When we think of imitating Jesus, we think of becoming more compassionate and more forgiving. This is absolutely true. Yet, St. Paul understands that beneath our imitation of Jesus in our behavior is a more fundamental imitation of actually dying with Jesus by entering into His death, and rising with Him by entering into His Resurrection.

In today’s second reading, Paul asks: “Are you unaware that we who were baptized into Christ Jesus were baptized into his death? We were indeed buried with Him through baptism into death so that, just as Christ was raised from the dead by the glory of the Father, we too might live in newness of life” (Rom 6:3-4).

What connection is there between baptism and the death of Jesus? St. Thomas Aquinas observes that Baptism gives us “some likeness of Christ Jesus” (Thomas Aquinas, Commentary on Romans, 473). Paul says, “For as many of you were baptized into Christ have put on Christ” (Gal 3:27).

How does Baptism allow us to “put on Christ,” specifically “His death”? According to Thomas, Baptism allows us to enter “into a likeness of His death as re-presenting in ourselves the very death of Christ” (Commentary on Romans, 473). Paul talks of “always carrying in the body the death of Jesus (2 Cor 4:10) and declares, “I bear on my body the marks of Jesus (Gal 6:17).

The Book of Revelation reminds us that Jesus frees us from sin by His blood: “He freed us from our sins by His blood” (Rev 1:5). This freedom from sin comes us through Baptism as Thomas relates the Sacrament of Baptism with the “blood and water” that flowed from Jesus’ side after His death (John 19:34).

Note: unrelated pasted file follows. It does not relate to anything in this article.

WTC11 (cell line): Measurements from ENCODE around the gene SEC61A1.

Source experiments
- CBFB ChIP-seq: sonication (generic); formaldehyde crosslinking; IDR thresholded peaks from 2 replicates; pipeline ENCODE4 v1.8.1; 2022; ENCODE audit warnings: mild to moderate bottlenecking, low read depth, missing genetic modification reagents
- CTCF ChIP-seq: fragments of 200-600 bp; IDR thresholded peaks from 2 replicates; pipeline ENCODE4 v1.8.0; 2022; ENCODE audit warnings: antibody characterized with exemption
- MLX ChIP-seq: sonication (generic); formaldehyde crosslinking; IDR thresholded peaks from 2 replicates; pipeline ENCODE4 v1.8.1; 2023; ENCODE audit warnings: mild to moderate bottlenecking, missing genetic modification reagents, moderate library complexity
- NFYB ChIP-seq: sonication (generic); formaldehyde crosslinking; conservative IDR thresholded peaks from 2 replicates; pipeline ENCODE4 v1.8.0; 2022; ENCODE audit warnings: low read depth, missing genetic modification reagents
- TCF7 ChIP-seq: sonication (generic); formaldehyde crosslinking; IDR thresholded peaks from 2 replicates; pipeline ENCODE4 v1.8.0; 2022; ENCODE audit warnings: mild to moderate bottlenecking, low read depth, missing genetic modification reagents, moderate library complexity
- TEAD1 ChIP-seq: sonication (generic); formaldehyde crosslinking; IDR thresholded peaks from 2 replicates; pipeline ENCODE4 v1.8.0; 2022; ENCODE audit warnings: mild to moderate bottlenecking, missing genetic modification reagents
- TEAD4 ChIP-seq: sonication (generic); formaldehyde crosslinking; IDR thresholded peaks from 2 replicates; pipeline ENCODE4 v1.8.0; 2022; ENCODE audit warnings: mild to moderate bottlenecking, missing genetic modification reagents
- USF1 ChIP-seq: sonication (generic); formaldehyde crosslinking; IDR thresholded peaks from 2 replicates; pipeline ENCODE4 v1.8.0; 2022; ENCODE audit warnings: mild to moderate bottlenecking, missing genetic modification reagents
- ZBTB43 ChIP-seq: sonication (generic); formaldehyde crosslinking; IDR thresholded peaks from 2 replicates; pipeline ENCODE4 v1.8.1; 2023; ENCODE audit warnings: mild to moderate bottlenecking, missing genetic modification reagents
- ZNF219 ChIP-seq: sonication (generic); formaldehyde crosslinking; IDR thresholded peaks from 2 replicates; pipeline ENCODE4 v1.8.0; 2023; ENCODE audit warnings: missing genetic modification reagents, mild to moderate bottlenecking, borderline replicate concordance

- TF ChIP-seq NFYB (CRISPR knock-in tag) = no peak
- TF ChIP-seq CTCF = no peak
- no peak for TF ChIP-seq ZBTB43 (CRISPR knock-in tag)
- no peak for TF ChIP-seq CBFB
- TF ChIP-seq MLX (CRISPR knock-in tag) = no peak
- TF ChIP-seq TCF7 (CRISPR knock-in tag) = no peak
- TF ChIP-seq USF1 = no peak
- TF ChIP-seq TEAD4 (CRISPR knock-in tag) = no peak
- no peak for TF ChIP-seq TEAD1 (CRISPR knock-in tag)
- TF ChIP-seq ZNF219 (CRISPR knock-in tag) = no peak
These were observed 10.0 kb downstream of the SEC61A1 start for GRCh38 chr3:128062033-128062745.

Thomas compares Jesus’ physical dying with our dying to sin: “Just as we are configured to His death, inasmuch as we have died to sin, so He has died to His mortal life, in which there was the likeness of sin, although no sin was there. Therefore all we who are baptized are dead to sin” (Commentary on Romans, 473).

Paul’s affirmation that we are “buried with Him” is brought out more clearly by the traditional form of Baptism by immersion in which the person being baptized actually goes into the water. Thomas notes: “By baptism, we are buried with Christ, i.e., conformed to His burial. For just as a buried person is put under the earth, so one being baptized is submerged under water” (Commentary on Romans, 474).

In the Catholic Rite of Baptism, there are three immersions or three pouring of water connected with the names of the Father, Son and Holy Spirit: “I baptize you in the name of the Father, (the priest or deacon immerses the child/adult or pours water upon the child’s/adult’s head), and of the Son, (he immerses the child/adult or pours water upon him/her a second time), and of the Holy Spirit (he immerses the child or pours water upon him/her a third time).”

Thomas understands that the three immersions are not only Trinitarian but relate to Jesus’ burial: “There are three immersions in baptism not only to indicate belief in the Trinity but also to represent the three days of Christ’s burial” (Commentary on Romans, 474).

Thomas acknowledges that usually a person dies before he or she is buried, “But in the spiritual order the burial of baptism causes the death of sin, because the Sacraments of the new law bring about what they signify” (Commentary on Romans, 475).

Thomas makes an important point. The sacraments are signs that bring about what the sign indicates: “Since the burial that occurs through baptism is a sign of the death of sin it produces such a death in the baptized… Paul says, ‘we are buried… into death,’ so that in receiving in ourselves the sign of Christ’s burial we might obtain death to sin” (Commentary on Romans, 475).